Please invest in Our Daily Planet today, by making a one time or monthly contribution.
We do not charge our readers a subscription fee for our content. We want to continue to grow our readership, particularly among millennials and public servants. Voluntary contributions from readers will help us employ interns and freelance journalists, expand our content, and reach a larger audience.
Trees are an integral component of storing carbon and fighting the effects of climate change–they’re one of our most effective tools. This is also why any plans to thin forests must be undertaken thoughtfully and not hastily. We also know that big, mature trees play an especially important part in fighting climate change through their unique carbon-storing potential. Any plans to clear these trees must proceed with the utmost diligence.
Finding a Compromise: As the East Oregonian explained, the U.S. Forest Service has had a long-standing provision that prevents the harvest of trees greater than 21 inches in diameter on six national forests in eastern Oregon and Washington.
The limitation on harvesting trees of that size was put in place 25 years ago under a land-management plan amendment known as the Eastside Screens.
But in the wake of record wildfires in the Pacific Northwest, forest managers are asking for a reconsideration of this rule. NOAA’s recent environmental assessment suggests that cutting down large trees would “better protect old trees and better provide for resilience of forest stands to future climate and disturbance stressors” like drought, wildfire and destructive insects.
The U.S. Forest Service is currently reviewing comments on the draft of their plan to try to accommodate concerns about carbon storage. The service is considering felling smaller trees and only cutting down large trees in extreme scenarios.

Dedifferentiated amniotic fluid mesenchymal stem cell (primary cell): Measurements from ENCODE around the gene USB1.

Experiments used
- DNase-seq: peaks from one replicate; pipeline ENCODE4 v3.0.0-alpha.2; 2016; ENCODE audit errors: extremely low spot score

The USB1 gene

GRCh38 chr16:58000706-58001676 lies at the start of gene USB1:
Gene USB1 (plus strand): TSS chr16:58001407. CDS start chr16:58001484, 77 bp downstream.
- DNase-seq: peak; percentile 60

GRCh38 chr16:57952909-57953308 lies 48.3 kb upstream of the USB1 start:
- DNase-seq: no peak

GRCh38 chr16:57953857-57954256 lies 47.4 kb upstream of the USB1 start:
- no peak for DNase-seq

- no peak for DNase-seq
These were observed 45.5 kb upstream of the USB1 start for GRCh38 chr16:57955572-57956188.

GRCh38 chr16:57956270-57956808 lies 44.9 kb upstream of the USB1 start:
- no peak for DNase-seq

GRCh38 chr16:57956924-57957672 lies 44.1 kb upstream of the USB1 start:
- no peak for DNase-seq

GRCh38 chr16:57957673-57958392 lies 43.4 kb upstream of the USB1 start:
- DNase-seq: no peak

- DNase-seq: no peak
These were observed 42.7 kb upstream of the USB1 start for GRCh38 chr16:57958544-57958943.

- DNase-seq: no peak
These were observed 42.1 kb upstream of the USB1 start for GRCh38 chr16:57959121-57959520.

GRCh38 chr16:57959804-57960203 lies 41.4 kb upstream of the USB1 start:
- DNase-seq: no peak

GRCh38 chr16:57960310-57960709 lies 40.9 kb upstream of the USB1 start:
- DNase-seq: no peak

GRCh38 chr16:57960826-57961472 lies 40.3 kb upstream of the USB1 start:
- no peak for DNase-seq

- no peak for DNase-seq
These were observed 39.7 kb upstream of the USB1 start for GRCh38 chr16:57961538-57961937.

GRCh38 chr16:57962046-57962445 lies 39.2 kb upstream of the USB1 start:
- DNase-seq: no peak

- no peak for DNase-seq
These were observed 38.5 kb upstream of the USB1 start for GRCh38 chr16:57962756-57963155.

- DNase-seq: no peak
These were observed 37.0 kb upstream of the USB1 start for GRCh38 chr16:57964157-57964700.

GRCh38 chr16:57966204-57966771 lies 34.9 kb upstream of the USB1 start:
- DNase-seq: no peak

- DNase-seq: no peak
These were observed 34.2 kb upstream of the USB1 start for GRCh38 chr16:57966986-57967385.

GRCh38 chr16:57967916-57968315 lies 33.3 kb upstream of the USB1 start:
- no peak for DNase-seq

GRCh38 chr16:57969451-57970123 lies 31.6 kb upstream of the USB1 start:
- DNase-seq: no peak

A team of scientists from the World Wildlife Fund (WWF), Birdlife International, and the Wildlife Conservation Society (WCS) used satellite data to build a map of forests that have been regenerated around the globe since 2000 and determined that when added together it equals an area the size of France. Those new forests “have the […]
The state of California is already warning, that due to the 2-year ongoing drought, this year’s fire season could be worse than last. Overall, more than 6,390 square miles burned in 10,431 wildfires in California in 2020 — it was the largest wildfire season recorded in California’s modern history. Five of the state’s largest wildfires happened last year. […]
Corporations attempting to reduce their carbon footprint in the short run are restoring forests as a way of offsetting the carbon they release into the atmosphere. But some of these initiatives may be less effective than advertised. They are alleged to have inflated the amount of carbon saved from corporate ownership or claimed to protect land that was never under threat of logging.
Our Daily Planet is your daily dose of the stories shaping our world and the ways that you can take action. From the climate crisis to the protection of biodiversity, if these issues matter to you then please subscribe & stay informed!
Your privacy is Important! We promise never to use your email address to send you spam or advertisements.